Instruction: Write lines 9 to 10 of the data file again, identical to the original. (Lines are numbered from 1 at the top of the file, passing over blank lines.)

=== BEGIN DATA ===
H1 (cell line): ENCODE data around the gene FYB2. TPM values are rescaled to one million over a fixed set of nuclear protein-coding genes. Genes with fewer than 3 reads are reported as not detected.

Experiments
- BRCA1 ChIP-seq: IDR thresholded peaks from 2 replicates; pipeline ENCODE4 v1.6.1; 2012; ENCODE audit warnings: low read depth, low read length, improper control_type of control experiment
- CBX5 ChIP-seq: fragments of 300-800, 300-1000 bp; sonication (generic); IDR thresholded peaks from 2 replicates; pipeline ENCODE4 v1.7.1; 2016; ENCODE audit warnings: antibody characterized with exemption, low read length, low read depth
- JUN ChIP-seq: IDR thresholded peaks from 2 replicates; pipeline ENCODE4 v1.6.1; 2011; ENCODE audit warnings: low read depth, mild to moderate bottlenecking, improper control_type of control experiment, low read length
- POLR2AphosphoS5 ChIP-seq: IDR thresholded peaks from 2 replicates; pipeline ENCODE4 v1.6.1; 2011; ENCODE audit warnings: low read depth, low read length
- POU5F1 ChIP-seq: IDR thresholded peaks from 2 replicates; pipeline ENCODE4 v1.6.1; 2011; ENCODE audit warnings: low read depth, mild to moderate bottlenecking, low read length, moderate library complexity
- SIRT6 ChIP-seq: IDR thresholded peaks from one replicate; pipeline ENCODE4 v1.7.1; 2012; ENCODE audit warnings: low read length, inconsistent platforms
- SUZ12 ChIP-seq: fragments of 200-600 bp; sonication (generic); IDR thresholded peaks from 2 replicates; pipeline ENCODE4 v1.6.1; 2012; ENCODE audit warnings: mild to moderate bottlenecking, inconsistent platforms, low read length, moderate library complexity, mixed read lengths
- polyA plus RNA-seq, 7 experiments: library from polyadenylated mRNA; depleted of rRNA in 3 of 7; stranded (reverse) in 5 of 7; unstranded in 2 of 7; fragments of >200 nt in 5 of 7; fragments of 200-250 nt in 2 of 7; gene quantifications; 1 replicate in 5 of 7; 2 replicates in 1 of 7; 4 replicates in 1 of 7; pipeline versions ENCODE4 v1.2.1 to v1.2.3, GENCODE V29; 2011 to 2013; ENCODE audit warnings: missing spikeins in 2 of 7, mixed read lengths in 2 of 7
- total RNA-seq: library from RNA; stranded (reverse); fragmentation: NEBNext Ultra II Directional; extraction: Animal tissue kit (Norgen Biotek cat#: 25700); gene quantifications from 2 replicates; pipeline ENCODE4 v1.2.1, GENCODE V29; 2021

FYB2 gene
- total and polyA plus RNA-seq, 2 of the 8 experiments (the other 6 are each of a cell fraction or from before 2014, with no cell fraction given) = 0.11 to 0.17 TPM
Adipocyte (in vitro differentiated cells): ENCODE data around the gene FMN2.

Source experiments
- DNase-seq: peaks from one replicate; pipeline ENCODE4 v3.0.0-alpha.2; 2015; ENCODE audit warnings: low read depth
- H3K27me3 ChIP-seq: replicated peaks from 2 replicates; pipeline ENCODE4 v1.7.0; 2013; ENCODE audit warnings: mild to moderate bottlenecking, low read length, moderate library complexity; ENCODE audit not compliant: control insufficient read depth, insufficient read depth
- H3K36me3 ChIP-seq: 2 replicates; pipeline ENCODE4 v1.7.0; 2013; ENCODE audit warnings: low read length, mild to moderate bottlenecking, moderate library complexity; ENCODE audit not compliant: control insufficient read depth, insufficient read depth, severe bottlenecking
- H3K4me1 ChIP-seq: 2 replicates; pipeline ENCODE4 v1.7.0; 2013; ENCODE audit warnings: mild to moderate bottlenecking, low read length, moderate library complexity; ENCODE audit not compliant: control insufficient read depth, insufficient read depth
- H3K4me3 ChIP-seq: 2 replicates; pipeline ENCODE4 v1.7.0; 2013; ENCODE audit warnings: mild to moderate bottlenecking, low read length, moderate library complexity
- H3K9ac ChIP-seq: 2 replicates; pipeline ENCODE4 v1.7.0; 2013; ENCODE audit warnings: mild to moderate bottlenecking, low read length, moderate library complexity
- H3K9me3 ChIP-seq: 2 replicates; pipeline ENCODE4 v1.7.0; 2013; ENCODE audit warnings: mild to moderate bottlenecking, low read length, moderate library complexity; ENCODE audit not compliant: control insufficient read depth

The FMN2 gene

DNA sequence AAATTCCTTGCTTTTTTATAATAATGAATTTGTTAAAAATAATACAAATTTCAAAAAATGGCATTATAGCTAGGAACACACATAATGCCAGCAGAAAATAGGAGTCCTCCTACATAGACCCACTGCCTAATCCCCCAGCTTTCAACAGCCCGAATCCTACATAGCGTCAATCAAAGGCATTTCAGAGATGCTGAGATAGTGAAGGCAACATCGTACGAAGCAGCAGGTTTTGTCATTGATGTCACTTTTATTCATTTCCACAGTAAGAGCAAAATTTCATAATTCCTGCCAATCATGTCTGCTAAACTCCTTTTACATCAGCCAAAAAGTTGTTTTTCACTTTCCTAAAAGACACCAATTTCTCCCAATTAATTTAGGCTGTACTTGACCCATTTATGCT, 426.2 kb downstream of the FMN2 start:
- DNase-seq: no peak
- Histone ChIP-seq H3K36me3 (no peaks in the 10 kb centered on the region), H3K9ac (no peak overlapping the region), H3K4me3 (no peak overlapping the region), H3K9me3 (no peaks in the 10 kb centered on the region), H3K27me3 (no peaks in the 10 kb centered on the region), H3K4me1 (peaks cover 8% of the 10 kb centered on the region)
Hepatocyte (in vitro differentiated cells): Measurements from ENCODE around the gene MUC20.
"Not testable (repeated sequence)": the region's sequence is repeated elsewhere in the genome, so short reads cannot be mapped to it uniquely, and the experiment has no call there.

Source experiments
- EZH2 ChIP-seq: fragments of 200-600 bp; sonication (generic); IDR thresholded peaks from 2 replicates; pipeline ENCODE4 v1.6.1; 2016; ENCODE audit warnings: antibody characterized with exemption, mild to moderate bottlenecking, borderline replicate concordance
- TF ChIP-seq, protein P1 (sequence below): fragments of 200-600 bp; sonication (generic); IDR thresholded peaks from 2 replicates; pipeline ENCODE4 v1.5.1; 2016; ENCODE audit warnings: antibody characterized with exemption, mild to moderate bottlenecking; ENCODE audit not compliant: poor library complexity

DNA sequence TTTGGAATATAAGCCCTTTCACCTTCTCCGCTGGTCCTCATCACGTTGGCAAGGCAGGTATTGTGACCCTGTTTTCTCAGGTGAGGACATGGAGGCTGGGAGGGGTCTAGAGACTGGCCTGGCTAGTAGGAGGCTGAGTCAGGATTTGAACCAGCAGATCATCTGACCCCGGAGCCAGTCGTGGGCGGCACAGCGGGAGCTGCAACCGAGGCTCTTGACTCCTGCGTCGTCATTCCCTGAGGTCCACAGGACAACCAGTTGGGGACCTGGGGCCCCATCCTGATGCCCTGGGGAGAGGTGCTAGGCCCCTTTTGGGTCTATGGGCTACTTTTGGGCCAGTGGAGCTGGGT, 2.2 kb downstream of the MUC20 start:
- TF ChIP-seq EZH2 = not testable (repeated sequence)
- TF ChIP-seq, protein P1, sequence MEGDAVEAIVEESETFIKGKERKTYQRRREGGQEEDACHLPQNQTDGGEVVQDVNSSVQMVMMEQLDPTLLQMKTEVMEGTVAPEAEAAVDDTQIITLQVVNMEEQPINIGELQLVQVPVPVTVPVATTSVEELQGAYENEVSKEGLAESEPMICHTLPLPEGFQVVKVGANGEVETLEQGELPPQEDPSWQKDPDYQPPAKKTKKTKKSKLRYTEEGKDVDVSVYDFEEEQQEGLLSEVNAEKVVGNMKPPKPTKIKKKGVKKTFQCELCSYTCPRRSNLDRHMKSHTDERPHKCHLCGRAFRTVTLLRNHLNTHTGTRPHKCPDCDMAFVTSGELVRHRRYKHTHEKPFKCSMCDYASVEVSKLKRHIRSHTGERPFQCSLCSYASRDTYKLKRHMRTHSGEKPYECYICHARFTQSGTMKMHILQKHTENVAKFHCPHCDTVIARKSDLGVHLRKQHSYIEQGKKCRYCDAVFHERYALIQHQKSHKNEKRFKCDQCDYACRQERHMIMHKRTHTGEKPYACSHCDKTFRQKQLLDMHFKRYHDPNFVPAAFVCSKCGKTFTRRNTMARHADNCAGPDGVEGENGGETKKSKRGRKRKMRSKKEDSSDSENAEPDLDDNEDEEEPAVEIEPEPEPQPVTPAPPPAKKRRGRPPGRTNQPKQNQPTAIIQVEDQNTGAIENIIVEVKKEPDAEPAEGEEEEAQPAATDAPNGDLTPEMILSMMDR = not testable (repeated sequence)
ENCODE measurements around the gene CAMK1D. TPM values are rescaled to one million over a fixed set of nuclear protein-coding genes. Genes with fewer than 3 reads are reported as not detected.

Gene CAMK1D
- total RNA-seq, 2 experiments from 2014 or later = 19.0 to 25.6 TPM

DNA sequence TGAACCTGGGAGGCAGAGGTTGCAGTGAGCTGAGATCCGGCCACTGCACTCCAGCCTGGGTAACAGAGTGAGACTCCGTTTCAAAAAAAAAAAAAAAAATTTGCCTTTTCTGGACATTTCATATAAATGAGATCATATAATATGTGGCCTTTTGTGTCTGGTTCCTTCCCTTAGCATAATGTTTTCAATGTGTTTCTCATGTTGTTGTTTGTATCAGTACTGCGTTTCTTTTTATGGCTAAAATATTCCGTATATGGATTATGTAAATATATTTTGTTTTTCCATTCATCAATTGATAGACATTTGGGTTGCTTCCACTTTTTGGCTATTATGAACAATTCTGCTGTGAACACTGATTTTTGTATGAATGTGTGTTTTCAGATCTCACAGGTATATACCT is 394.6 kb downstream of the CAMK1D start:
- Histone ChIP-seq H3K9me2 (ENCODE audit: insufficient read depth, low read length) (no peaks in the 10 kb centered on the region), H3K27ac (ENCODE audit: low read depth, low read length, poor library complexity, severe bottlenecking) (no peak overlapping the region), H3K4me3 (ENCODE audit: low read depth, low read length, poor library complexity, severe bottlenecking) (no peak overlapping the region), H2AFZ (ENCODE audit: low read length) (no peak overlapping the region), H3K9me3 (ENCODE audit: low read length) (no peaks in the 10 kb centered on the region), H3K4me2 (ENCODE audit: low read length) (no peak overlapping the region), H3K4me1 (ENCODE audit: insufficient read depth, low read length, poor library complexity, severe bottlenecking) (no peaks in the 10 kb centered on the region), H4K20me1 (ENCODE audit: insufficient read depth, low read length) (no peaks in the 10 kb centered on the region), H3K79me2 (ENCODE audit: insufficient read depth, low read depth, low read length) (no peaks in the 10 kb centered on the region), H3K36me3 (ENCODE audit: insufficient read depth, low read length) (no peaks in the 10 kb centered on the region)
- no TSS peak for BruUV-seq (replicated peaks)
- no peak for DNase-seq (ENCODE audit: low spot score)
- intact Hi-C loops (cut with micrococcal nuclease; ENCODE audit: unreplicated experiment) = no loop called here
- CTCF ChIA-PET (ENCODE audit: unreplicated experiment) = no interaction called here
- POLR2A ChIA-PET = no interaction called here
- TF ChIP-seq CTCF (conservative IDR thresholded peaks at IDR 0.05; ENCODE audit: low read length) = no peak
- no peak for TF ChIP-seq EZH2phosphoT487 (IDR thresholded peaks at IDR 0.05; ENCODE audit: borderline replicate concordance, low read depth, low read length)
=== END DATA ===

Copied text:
- SUZ12 ChIP-seq: fragments of 200-600 bp; sonication (generic); IDR thresholded peaks from 2 replicates; pipeline ENCODE4 v1.6.1; 2012; ENCODE audit warnings: mild to moderate bottlenecking, inconsistent platforms, low read length, moderate library complexity, mixed read lengths
- polyA plus RNA-seq, 7 experiments: library from polyadenylated mRNA; depleted of rRNA in 3 of 7; stranded (reverse) in 5 of 7; unstranded in 2 of 7; fragments of >200 nt in 5 of 7; fragments of 200-250 nt in 2 of 7; gene quantifications; 1 replicate in 5 of 7; 2 replicates in 1 of 7; 4 replicates in 1 of 7; pipeline versions ENCODE4 v1.2.1 to v1.2.3, GENCODE V29; 2011 to 2013; ENCODE audit warnings: missing spikeins in 2 of 7, mixed read lengths in 2 of 7